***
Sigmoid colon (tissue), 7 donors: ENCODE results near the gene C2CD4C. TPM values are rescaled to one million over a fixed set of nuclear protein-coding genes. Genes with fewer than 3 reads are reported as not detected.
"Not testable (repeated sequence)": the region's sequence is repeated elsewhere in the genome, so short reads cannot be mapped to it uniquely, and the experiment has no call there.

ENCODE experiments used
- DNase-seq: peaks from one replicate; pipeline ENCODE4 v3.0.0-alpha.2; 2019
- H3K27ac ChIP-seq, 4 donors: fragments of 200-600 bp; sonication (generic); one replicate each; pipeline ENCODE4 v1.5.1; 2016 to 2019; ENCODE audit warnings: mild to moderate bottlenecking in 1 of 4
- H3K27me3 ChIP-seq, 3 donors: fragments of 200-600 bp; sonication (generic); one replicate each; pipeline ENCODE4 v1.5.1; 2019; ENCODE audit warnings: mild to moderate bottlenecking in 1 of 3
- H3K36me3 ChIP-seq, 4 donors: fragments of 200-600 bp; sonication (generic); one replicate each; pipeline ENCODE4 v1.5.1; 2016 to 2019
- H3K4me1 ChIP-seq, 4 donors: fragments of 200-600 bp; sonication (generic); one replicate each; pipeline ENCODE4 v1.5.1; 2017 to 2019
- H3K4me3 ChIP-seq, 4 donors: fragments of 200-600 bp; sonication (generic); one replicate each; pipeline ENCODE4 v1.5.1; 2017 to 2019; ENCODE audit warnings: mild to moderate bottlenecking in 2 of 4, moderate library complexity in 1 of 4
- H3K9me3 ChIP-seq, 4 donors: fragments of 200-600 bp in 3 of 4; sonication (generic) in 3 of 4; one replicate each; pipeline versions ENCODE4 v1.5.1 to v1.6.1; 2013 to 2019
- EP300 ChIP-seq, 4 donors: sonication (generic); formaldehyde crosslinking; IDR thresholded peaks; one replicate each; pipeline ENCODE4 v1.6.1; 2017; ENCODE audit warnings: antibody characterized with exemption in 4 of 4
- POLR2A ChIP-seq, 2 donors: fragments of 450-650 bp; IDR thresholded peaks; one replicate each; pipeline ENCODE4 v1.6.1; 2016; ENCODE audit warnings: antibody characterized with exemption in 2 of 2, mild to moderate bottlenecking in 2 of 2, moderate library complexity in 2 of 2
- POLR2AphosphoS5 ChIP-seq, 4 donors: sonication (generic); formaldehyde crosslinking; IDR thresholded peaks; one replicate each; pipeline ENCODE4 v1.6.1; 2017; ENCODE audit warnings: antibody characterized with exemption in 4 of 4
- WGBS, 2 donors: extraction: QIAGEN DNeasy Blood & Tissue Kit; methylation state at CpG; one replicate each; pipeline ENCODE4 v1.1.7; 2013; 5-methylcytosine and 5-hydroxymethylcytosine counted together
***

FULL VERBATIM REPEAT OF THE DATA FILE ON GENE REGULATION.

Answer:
Sigmoid colon (tissue), 7 donors: ENCODE results near the gene C2CD4C. TPM values are rescaled to one million over a fixed set of nuclear protein-coding genes. Genes with fewer than 3 reads are reported as not detected.
"Not testable (repeated sequence)": the region's sequence is repeated elsewhere in the genome, so short reads cannot be mapped to it uniquely, and the experiment has no call there.

ENCODE experiments used
- DNase-seq: peaks from one replicate; pipeline ENCODE4 v3.0.0-alpha.2; 2019
- H3K27ac ChIP-seq, 4 donors: fragments of 200-600 bp; sonication (generic); one replicate each; pipeline ENCODE4 v1.5.1; 2016 to 2019; ENCODE audit warnings: mild to moderate bottlenecking in 1 of 4
- H3K27me3 ChIP-seq, 3 donors: fragments of 200-600 bp; sonication (generic); one replicate each; pipeline ENCODE4 v1.5.1; 2019; ENCODE audit warnings: mild to moderate bottlenecking in 1 of 3
- H3K36me3 ChIP-seq, 4 donors: fragments of 200-600 bp; sonication (generic); one replicate each; pipeline ENCODE4 v1.5.1; 2016 to 2019
- H3K4me1 ChIP-seq, 4 donors: fragments of 200-600 bp; sonication (generic); one replicate each; pipeline ENCODE4 v1.5.1; 2017 to 2019
- H3K4me3 ChIP-seq, 4 donors: fragments of 200-600 bp; sonication (generic); one replicate each; pipeline ENCODE4 v1.5.1; 2017 to 2019; ENCODE audit warnings: mild to moderate bottlenecking in 2 of 4, moderate library complexity in 1 of 4
- H3K9me3 ChIP-seq, 4 donors: fragments of 200-600 bp in 3 of 4; sonication (generic) in 3 of 4; one replicate each; pipeline versions ENCODE4 v1.5.1 to v1.6.1; 2013 to 2019
- EP300 ChIP-seq, 4 donors: sonication (generic); formaldehyde crosslinking; IDR thresholded peaks; one replicate each; pipeline ENCODE4 v1.6.1; 2017; ENCODE audit warnings: antibody characterized with exemption in 4 of 4
- POLR2A ChIP-seq, 2 donors: fragments of 450-650 bp; IDR thresholded peaks; one replicate each; pipeline ENCODE4 v1.6.1; 2016; ENCODE audit warnings: antibody characterized with exemption in 2 of 2, mild to moderate bottlenecking in 2 of 2, moderate library complexity in 2 of 2
- POLR2AphosphoS5 ChIP-seq, 4 donors: sonication (generic); formaldehyde crosslinking; IDR thresholded peaks; one replicate each; pipeline ENCODE4 v1.6.1; 2017; ENCODE audit warnings: antibody characterized with exemption in 4 of 4
- WGBS, 2 donors: extraction: QIAGEN DNeasy Blood & Tissue Kit; methylation state at CpG; one replicate each; pipeline ENCODE4 v1.1.7; 2013; 5-methylcytosine and 5-hydroxymethylcytosine counted together